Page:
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The presence at an employer's business of one or more employees and/or other persons who are publicizing a labor dispute, influencing employees or customers to withhold their work or business, respectively, or showing a union's desire to represent employees; picketing is usually accompanied by patrolling with signs.


Labor Law; Labor Union.

West's Encyclopedia of American Law, edition 2. Copyright 2008 The Gale Group, Inc. All rights reserved.


n. standing or parading near a business or government office usually with signs of protest or claims in labor disputes or public policy controversies (peace marches to pro- or anti-abortion advocates). Picketing is constitutionally guaranteed as free speech, but in some cases it may be limited by court order to prevent physical combat, blocking of entrances or threats to the public safety.

Copyright © 1981-2005 by Gerald N. Hill and Kathleen T. Hill. All Right reserved.


from the French for ‘pike’, this describes the practice of placing strikers between the worker and his place of work to stop him coming off strike or to encourage him to go on strike. Almost a century of oscillating legislation controls the practice in the UK. Generally, it is permitted if carried out peacefully and with a view to communicating information or persuading persons and is carried out at a person's own place of work. This latter phrase prevents picketing outside the target's garden and restrained the flying picket, someone who would go anywhere to help out workers in a strike even though he himself might not have any dispute with the target. Secondary picketing, where suppliers of the target become themselves targets, is prohibited. While the law generally does not prohibit peaceful picketing, it has not created a right to picket; a picket standing in front of a lorry and obstructing it peacefully to communicate with the driver commits the offence of obstruction. Picketing also must be in accordance with the GOLDEN FORMULAE. Many pickets are not illegal simply for that reason. A code of practice issued by the Secretary of State indicates that there should be no more than six pickets at any entrance or exit and that frequently fewer will be appropriate. Public Order powers may be engaged if more than 20 persons are present.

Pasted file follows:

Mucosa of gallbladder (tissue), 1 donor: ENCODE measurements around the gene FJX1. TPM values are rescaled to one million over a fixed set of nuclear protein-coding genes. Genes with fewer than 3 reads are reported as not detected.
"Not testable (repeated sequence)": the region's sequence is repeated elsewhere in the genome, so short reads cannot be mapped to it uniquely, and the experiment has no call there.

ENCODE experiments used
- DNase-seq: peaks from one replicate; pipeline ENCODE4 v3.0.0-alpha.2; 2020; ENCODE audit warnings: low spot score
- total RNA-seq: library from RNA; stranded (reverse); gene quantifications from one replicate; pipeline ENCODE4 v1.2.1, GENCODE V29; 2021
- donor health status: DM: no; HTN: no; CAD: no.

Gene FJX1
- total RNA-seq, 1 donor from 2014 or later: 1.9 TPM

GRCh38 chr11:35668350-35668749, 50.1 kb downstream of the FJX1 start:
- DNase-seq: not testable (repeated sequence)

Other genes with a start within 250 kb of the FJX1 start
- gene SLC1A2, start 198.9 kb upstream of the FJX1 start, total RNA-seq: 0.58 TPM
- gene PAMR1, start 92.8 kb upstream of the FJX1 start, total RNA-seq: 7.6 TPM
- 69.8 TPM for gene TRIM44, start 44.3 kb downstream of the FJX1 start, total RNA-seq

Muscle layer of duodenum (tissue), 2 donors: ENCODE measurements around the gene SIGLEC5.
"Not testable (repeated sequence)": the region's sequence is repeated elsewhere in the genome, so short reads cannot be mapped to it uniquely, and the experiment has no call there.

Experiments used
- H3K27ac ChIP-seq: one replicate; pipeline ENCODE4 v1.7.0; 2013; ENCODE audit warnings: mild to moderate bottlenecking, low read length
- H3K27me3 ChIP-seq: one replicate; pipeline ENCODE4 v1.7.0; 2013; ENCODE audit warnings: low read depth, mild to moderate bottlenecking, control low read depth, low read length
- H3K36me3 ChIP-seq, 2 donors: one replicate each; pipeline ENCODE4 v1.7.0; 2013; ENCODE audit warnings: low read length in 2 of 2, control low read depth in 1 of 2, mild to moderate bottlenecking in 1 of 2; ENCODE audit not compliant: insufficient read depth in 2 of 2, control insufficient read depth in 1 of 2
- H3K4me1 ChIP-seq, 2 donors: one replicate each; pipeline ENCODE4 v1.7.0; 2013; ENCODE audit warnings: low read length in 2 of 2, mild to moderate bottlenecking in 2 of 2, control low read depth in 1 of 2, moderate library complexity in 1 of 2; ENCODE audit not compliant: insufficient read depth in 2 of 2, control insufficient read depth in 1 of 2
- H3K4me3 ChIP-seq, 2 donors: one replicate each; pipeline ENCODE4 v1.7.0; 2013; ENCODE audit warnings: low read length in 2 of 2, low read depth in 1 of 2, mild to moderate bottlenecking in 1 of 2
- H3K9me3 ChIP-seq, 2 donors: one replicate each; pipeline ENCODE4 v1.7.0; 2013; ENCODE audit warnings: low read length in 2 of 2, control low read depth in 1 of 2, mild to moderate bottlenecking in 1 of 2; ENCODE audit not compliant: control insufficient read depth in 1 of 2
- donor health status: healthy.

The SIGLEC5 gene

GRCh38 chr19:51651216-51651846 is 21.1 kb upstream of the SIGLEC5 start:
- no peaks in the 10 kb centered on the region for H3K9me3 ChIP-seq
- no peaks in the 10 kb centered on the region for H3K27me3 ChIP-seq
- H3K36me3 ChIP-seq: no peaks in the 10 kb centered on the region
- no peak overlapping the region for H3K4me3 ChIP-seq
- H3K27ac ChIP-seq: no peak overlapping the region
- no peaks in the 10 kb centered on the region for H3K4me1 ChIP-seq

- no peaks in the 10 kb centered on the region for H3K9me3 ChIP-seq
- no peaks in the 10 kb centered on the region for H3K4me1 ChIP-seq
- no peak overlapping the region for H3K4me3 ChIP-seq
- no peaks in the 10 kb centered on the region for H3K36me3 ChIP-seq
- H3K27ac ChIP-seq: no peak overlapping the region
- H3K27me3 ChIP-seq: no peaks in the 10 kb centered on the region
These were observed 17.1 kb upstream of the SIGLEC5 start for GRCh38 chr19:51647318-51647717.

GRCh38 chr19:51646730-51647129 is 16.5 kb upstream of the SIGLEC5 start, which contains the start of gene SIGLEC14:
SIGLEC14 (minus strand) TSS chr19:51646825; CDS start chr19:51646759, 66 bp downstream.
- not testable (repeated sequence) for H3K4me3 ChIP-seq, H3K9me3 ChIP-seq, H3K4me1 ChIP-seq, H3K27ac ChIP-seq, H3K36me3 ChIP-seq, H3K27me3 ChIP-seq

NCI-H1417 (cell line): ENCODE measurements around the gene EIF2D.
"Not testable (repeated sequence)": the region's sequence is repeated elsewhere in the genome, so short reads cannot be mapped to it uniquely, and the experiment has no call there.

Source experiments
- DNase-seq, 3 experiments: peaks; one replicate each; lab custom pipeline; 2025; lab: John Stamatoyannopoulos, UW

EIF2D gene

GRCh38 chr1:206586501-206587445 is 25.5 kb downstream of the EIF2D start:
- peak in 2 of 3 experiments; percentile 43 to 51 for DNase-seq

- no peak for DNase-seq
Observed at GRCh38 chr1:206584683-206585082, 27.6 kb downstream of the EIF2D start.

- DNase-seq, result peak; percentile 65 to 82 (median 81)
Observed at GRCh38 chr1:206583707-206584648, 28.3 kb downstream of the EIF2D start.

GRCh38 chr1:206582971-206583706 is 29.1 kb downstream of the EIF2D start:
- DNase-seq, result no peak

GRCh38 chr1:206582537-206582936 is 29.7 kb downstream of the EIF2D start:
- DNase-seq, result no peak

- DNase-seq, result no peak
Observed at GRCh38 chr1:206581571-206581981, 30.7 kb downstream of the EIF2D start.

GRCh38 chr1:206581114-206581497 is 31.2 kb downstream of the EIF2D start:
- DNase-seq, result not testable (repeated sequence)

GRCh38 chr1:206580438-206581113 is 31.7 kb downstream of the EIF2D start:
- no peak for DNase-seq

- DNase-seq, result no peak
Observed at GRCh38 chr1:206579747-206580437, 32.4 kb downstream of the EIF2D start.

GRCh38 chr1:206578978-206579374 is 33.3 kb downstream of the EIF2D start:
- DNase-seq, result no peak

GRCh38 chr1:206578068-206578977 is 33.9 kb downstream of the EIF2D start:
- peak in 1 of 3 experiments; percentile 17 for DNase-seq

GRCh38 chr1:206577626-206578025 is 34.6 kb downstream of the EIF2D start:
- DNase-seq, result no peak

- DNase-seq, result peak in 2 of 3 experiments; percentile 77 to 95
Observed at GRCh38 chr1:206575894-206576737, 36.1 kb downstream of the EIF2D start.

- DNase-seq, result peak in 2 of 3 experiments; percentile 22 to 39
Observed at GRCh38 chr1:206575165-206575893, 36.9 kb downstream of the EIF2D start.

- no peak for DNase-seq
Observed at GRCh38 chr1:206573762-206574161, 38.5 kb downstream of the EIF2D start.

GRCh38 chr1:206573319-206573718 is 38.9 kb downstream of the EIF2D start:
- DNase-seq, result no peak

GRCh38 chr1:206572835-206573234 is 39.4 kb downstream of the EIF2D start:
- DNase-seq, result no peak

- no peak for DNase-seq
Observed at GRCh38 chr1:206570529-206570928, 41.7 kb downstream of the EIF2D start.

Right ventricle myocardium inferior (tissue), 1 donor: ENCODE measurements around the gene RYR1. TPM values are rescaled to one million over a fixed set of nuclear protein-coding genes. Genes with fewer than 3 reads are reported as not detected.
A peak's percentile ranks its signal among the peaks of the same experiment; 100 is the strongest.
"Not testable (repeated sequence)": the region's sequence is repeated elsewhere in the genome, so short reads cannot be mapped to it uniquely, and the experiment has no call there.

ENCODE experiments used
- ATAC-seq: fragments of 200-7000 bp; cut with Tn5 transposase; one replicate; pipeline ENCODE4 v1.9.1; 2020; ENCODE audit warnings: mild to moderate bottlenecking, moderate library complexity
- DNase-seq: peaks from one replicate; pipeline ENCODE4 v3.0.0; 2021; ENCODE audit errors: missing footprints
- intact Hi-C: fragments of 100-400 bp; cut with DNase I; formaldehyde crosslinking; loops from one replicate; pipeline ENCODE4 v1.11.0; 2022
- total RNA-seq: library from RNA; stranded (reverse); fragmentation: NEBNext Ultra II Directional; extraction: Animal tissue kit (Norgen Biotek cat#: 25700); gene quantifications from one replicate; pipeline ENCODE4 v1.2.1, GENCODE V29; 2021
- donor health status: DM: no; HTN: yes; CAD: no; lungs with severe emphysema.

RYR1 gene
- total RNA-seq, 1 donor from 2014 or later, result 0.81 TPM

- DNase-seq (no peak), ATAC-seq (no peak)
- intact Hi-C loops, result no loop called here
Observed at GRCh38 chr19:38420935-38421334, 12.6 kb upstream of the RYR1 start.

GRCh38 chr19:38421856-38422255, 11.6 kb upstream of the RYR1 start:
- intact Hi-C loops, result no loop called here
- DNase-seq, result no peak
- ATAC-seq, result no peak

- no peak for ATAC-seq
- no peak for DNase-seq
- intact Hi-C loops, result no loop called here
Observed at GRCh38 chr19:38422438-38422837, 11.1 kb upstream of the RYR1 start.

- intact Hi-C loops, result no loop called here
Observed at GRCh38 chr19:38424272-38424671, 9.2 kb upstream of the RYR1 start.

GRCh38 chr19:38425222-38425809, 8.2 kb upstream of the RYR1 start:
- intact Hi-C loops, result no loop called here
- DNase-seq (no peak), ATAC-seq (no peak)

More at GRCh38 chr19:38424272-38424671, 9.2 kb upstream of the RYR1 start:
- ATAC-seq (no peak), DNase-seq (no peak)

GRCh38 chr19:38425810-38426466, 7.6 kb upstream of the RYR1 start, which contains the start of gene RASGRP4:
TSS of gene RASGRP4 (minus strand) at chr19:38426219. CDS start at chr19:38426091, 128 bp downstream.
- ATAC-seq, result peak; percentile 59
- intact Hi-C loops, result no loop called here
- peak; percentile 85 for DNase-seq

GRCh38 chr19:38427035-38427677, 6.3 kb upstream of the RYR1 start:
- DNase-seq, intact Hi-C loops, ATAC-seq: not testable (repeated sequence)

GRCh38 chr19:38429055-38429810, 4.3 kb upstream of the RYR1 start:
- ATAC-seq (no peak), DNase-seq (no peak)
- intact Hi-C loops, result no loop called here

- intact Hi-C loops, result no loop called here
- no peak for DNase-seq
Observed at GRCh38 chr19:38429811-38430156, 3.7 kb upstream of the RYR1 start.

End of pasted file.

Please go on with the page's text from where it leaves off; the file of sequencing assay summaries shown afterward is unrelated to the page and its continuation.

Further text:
Collins Dictionary of Law © W.J. Stewart, 2006
References in periodicals archive ?
While individuals continued their journies into the labour movement, there was no sustained activity on the scale of the mass pickets. One attempt that continued out of the strike was the Right to Strike Movement, which published a series of booklets--beginning with Artistic--on important strikes and stressed the need to continually fight for the right to strike.
In the final analysis, the grumbling UAW members who insisted on 25 February 1966 that the mass picket should have continued, arrests or not, might have been articulating the only strategy that had even a remote possibility of keeping the women's jobs unionized.
More than 8,000 striking miners used the ground for their meetings, listening to the passionate pleas of Will John to mass picket and stop the blacklegs.
Dumfries and Galloway police chiefs are steeling themselves for a mass picket at Stranraer's ferry port tomorrow night.
But the Government's determination will draw thousands of pro-hunt supporters down to Brighton tomorrow for a mass picket of the centre.
Mass pickets and closing down supply lines were the more traditional approach.
Pits in the Huddersfield area were involved in the dispute and there were mass picKets at Emley Moor and ParK Mill, but never the violence seen elsewhere.
But while there was no repeat of last year's mass pickets and marches from students the city was home to peaceful protests.
The law no longer permits mass pickets and if people don't want to strike they can't be cajoled or forced to do so.
(70.) Mass pickets forced the closure of the Saltley Coke Depot, Birmingham, in February 1972.
LABOUR Prime Minister James Callaghan called for Arthur Scargill to be "warned off" after he led a series of mass pickets in the infamous Grunwick dispute, according to the official papers made public today.
The unpublished results emerged from indepth interviews with nearly 40 activists who had participated in a range of activities, including traditional marches, fox-hunt sabotages, anticapitalist street parties, environmental direct actions and industrial mass pickets.